Towards a New Personal Data Breach Notification Framework in the EU

The European Commission published recently a Proposal for a Regulation on personal data protection. If adopted, it would repeal the 1995 Data Protection Directive. The Proposal includes a new data security framework: both the data controller and the data processor would have to implement appropriate technical and organizational measures in order to ensure that data is secure; a personal data breach would have to be reported within 24 hours to the supervisory authority, and also, without undue delay, to the data subject if the breach would adversely affect his personal data or privacy. We comment some of the pending issues.

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New Brazilian Data Protection Bill Adopts Data Breach Notification Regime

"Metrô-Linha Vermelha" (Photo by "mlsirac"; shot on Sept. 11, 2010 in Sao Paulo, Brazil). Available at http://www.flickr.com/photos/mlsirac/4988830112/ (Creative Commons "Attribution-NonCommercial-NoDerivs 2.0 Generic (CC BY-NC-ND 2.0)" license.)

The new Brazilian Data Protection bill currently in discussion provides a whole new approach to data protection for the country. It also follows the current trend of several countries, the European Union included, by adopting a data breach notification regime. The text would make companies liable without the need to prove omission or negligence. Currently they are only liable to the extent of damages resulting from the misuse of information leaked or stolen due to a data security breach.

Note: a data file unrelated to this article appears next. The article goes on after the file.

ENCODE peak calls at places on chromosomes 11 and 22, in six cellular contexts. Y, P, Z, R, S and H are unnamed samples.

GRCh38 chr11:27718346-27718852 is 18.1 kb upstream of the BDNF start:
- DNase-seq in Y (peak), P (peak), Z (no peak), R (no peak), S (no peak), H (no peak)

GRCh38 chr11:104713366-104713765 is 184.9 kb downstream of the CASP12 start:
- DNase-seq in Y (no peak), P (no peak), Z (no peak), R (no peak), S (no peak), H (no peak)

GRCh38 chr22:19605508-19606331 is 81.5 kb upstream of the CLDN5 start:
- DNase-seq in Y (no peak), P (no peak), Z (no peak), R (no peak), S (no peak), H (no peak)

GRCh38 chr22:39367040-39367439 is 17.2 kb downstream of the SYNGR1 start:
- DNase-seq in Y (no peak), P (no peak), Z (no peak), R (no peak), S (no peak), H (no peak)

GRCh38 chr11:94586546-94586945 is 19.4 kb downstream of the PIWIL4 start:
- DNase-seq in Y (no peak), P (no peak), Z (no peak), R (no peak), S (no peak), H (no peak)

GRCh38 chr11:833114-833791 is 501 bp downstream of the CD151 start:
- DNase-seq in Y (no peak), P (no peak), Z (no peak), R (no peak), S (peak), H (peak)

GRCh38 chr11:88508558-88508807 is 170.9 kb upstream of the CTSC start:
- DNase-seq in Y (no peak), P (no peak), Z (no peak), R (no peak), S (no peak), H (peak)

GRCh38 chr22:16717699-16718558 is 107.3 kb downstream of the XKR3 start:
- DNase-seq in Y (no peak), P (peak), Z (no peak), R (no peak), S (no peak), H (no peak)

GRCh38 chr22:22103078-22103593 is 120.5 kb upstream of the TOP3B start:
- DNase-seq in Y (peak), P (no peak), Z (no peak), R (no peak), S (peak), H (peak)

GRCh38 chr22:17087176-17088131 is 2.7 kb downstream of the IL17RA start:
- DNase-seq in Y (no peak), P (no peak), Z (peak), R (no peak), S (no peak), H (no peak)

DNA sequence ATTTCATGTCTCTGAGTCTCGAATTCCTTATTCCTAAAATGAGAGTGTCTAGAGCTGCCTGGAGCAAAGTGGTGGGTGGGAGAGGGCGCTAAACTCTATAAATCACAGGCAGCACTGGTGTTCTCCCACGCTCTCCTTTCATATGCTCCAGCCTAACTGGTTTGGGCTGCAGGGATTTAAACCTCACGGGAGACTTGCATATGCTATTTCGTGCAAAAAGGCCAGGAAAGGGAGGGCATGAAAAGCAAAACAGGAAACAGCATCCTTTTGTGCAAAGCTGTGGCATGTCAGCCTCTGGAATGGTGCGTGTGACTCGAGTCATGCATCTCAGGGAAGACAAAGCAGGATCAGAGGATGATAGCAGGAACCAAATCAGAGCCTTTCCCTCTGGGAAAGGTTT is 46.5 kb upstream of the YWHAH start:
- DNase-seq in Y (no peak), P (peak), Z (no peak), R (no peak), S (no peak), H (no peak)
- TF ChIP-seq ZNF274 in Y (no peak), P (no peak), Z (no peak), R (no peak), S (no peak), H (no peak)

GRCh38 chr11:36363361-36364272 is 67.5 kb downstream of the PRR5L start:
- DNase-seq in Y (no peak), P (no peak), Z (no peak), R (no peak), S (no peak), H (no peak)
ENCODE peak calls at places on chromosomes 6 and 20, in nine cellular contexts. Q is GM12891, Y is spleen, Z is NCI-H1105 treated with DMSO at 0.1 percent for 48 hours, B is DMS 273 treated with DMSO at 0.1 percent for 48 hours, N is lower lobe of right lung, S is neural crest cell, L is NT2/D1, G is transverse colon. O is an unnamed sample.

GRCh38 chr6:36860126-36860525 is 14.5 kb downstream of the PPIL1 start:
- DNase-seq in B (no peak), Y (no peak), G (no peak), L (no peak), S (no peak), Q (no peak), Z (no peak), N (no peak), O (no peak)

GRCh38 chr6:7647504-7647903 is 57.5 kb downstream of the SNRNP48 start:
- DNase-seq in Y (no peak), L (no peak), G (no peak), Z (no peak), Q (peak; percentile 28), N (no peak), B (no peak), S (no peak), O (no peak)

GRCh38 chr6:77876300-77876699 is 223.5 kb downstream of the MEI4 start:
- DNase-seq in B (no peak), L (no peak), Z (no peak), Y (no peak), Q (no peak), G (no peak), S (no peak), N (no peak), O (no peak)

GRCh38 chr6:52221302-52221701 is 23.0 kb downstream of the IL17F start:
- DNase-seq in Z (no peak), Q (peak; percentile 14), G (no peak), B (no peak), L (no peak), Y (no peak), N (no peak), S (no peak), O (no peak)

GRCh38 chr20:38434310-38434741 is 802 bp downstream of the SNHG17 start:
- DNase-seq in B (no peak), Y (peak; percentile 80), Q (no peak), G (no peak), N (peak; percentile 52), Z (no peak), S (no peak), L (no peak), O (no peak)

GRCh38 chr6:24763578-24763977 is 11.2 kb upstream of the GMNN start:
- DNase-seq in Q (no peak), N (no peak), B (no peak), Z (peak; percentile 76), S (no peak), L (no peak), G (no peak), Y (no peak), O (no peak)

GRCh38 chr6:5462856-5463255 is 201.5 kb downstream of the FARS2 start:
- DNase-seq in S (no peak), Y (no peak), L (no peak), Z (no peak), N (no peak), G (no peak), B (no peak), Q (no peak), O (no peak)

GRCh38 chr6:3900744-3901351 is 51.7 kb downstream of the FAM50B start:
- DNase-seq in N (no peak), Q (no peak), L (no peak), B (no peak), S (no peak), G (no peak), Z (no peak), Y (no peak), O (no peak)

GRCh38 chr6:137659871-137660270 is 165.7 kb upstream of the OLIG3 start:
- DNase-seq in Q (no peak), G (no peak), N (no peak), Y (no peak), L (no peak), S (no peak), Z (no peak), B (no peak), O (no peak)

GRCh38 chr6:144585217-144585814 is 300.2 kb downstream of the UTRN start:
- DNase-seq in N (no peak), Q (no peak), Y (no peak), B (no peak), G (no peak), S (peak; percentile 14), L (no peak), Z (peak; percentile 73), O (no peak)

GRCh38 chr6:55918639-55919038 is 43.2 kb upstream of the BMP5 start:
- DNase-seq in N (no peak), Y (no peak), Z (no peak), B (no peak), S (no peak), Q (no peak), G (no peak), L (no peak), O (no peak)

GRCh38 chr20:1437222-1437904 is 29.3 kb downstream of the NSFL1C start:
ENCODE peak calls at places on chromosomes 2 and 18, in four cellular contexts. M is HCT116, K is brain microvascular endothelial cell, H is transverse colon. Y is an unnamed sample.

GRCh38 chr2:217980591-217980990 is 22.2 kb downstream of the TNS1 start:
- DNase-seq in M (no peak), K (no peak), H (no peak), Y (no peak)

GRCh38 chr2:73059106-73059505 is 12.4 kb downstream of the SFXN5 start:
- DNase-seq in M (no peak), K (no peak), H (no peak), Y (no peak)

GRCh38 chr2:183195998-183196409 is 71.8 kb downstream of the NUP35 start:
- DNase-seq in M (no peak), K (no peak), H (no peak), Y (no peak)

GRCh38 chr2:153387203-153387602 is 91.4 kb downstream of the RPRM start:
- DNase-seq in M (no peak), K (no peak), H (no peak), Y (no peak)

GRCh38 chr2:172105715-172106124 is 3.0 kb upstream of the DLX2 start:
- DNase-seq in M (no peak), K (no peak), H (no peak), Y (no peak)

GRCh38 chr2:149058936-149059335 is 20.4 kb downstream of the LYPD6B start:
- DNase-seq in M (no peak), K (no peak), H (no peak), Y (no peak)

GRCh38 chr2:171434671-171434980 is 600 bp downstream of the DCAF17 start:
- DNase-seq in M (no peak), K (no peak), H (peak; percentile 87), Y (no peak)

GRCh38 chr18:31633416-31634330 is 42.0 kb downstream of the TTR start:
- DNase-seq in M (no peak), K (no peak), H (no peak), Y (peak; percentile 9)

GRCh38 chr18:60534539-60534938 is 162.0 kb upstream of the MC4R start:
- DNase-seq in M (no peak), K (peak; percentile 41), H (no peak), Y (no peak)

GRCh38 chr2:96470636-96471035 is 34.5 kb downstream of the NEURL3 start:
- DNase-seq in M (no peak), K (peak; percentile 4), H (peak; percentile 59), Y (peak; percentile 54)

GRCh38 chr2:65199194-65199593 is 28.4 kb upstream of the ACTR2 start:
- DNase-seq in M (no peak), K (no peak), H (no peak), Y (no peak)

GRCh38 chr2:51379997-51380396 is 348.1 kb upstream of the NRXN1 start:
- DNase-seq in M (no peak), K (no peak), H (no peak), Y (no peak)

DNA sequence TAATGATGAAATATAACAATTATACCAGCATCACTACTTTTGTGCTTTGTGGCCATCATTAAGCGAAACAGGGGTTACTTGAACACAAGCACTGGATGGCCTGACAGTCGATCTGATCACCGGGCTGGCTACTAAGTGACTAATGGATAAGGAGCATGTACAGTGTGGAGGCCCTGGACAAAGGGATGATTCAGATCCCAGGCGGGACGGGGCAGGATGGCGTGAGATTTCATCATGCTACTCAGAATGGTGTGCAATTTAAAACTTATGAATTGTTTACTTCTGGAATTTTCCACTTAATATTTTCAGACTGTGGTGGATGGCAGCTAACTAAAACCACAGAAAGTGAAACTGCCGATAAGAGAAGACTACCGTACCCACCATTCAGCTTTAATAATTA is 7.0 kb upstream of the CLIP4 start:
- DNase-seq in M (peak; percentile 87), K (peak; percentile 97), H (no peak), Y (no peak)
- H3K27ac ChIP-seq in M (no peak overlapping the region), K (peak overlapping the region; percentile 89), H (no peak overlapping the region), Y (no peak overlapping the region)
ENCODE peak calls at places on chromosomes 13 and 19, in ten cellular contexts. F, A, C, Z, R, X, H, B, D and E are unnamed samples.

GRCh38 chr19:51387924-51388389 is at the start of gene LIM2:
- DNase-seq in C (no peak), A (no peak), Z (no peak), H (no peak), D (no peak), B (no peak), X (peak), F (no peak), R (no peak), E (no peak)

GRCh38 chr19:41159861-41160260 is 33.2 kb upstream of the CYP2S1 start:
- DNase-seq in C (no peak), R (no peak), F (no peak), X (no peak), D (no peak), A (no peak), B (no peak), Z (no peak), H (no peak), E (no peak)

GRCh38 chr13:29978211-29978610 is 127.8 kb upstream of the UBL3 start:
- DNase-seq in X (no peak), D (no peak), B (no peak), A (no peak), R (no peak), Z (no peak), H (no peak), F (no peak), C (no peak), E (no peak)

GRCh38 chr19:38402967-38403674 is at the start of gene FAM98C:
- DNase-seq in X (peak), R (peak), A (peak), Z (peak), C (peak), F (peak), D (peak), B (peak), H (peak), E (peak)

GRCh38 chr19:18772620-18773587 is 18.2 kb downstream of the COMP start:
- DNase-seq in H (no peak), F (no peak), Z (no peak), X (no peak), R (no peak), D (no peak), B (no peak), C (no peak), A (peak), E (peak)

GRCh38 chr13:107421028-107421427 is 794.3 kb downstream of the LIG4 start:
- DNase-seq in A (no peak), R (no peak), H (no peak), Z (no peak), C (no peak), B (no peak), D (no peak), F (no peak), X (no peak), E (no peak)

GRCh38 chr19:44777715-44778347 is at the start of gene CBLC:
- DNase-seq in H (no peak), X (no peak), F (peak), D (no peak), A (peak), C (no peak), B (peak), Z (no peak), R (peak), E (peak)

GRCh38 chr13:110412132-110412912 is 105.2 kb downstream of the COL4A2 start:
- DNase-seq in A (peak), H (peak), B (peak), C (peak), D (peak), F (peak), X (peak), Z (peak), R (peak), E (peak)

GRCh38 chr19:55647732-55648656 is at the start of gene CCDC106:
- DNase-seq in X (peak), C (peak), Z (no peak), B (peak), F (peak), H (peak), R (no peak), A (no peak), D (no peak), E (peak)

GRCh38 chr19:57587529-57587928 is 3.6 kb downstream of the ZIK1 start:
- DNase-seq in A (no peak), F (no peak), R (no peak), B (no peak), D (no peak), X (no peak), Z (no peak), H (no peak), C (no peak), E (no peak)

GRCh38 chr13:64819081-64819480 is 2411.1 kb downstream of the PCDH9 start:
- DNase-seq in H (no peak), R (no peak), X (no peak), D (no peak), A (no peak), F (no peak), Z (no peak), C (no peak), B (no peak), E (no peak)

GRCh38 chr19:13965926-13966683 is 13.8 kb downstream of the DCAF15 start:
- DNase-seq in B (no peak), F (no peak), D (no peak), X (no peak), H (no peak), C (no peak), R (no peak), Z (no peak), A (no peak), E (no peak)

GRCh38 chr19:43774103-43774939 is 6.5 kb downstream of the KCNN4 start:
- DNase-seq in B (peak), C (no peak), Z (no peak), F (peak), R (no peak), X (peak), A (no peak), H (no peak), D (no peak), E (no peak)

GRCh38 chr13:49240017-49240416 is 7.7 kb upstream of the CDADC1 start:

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European Data Protection Supervisor Supports General Obligation to Report Security Breaches

"Sunlight" (Photo by Luc De Leeuw; shot on Feb. 3, 2008). Available at http://www.flickr.com/photos/9619972@N08/2422737815/ (Creative Commons "Attribution-NonCommercial-ShareAlike 2.0 Generic (CC BY-NC-SA 2.0)" license.)

The European Data Protection Supervisor has recently issued an opinion on the review of the EU legal framework for data protection (Directive 95/46/EC). It expresses concerns regarding the increasing difficulties for individuals to protect the privacy of their personal data, and calls for strengthening individuals’ rights over them. This can be done, the EDPS argues, by making security breach notifications mandatory for all relevant sectors, increasing transparency of processing for data subjects, and introducing new rights, such as the “right to be forgotten” and the “right to data portability”.

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Are ‘clouds’ located outside the European Union unlawful?

A central aspect of every cloud service contract is the security of data processing. It is therefore important, if only for liability reasons, that responsibility for specific security measures be clearly assigned. This can be done by using security service level agreements between the cloud service provider and its client that clearly assign who is responsible for which particular security measure.
Storing data in a cloud located outside the EU raises specific legal compliance issues. According to some experts, such clouds are even unlawful. There are, however, some ways to make sure that, even if a data controller stores data into a cloud located in a third country, he is still in compliance with German data protection law. A data exporter must use, in order to satisfy the adequate level of data protection requirement, specific standard contractual clauses for all contracts with a cloud service company located outside the EU. Binding corporate rules are the alternative solution, though only for private clouds.

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